The numbering corresponds to that of H1 A/California/04/09 HA1. Conserved residues that form interactions with sialic acid  are colored green. Non-conserved residues between H1 and H5-V HA are colored yellow. Non-conserved residues between H5-V and H5-Q are shaded red.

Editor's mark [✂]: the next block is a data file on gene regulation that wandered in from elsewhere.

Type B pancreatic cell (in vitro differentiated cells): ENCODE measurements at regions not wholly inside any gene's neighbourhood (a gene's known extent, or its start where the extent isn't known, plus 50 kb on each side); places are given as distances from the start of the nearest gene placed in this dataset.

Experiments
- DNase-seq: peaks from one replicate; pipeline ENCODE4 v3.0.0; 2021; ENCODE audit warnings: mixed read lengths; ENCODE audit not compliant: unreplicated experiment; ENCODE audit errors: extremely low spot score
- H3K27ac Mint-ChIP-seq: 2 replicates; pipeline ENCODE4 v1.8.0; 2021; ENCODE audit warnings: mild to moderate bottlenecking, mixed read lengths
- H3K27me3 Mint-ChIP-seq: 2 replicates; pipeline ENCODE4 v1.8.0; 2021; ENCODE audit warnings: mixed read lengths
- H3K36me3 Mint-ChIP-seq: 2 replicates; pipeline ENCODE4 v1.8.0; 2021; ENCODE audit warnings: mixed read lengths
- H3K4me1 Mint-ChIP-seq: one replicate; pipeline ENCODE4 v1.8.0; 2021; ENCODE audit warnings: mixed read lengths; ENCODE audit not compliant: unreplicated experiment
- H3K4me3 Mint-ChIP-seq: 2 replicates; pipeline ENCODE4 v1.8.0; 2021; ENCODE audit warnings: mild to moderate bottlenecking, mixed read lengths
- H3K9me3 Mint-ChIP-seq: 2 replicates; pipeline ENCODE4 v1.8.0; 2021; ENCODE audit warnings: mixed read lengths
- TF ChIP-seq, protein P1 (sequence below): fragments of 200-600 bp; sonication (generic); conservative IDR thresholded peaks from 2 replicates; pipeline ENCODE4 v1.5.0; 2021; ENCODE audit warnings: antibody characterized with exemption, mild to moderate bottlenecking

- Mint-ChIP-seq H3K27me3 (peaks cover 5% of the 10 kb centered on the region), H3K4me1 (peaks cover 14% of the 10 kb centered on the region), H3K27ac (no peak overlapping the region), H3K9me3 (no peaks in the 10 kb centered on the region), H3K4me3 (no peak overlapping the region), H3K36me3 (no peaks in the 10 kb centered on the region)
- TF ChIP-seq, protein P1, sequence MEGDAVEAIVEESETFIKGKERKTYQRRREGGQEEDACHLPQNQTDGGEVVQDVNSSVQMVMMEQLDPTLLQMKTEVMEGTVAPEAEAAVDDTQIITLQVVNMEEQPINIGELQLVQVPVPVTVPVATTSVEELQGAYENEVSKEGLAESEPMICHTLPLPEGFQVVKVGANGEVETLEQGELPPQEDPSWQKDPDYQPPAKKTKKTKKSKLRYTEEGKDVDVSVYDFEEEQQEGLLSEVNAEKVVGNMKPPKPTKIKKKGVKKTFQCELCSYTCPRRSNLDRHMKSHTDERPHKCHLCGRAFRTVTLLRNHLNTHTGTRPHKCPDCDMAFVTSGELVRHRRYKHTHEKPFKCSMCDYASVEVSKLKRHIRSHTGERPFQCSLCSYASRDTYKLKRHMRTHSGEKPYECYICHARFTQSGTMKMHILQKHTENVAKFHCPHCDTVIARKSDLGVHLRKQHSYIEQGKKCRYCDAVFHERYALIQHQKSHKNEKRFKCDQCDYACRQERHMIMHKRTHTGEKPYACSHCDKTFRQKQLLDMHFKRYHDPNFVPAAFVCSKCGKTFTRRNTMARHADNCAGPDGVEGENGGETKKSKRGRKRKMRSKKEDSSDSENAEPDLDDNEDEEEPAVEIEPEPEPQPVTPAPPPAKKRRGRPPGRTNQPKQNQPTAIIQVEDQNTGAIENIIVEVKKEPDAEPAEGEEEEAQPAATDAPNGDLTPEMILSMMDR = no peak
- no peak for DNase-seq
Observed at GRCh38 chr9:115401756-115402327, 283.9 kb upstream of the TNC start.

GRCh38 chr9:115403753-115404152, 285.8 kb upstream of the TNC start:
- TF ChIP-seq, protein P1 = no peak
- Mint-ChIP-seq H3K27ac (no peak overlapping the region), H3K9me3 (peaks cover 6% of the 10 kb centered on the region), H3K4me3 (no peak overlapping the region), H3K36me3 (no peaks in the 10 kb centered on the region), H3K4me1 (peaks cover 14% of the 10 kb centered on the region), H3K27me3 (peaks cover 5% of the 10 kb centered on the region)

It is next of interest to consider structural differences between H1 and H5-V, for which high-resolution structural data exists , , and the potential determinants of receptor preference. The overall fold of the two HA is very similar as evidenced by the backbone RMSD of 0.9 Å and the nearly identical placement of the five conserved residues implicated in sialic acid contact (, Figure S3). In Figure 4, the amino acid sequence differences between H1 and H5-V HA are colored yellow (the numbering corresponds to that of H1 A/California/04/09 HA1). For reference, the side chains of the conserved receptor binding site contact residues (Y97, W156, H186, L197, and Y198, 14) are colored green. The substituted residues that are in closest proximity to the receptor binding site include K136, T139, A140, K148, V158, S189, T190, D193, S196, I222, R227, D228, E230 and V256. Of these, T139, D193, S196, and E230 of H1 HA have been discussed above. In contrast residues E219 and P224, which were previously implicated in receptor preference , are relatively distant from the receptor binding site in the structure of H1 HA. We suggest that the remaining substituted residues (K136, A140, K148, V158, S189, T190, I222, R227, D228 and V256) may represent novel factors in receptor preference. It is next of interest to compare H5-V HA to that of H5-Q. As discussed above, H5-V exhibits preference for α2,3-linked sialic acid while H5-Q binds to both sialic acid with similar affinity. In Figure 3, the amino acid differences between these two isoforms are shaded red. In total there are 14 differences in the sequence. In Figure 4b, we map the sequence differences onto the structure of H5-V with the receptor binding site shown in green for reference. Interestingly, there are only three substitutions whose residues are in close proximity to the receptor binding site: S134D, K144R and K193R. As a consequence, one or a combination of substitutions must be responsible for the change in receptor specificity (there are no substitutions to non-exposed residues). Notably residue 193, which lies just above the receptor binding site, has been implicated in receptor specificity (discussed above, cf. ), however, in the present case the lysine to arginine change is relatively conservative. Moreover, to our knowledge positions 134 and 144 have not been previously implicated in receptor preference. Taken together, the amino acid sequence alignment and x-ray structures suggest that receptor preference may be driven by numerous possible changes, which on an idividual basis may be relatively minor. Interestingly, the small differences in HA structure are consistent with our observation of subtle differences in binding mode (Table 1).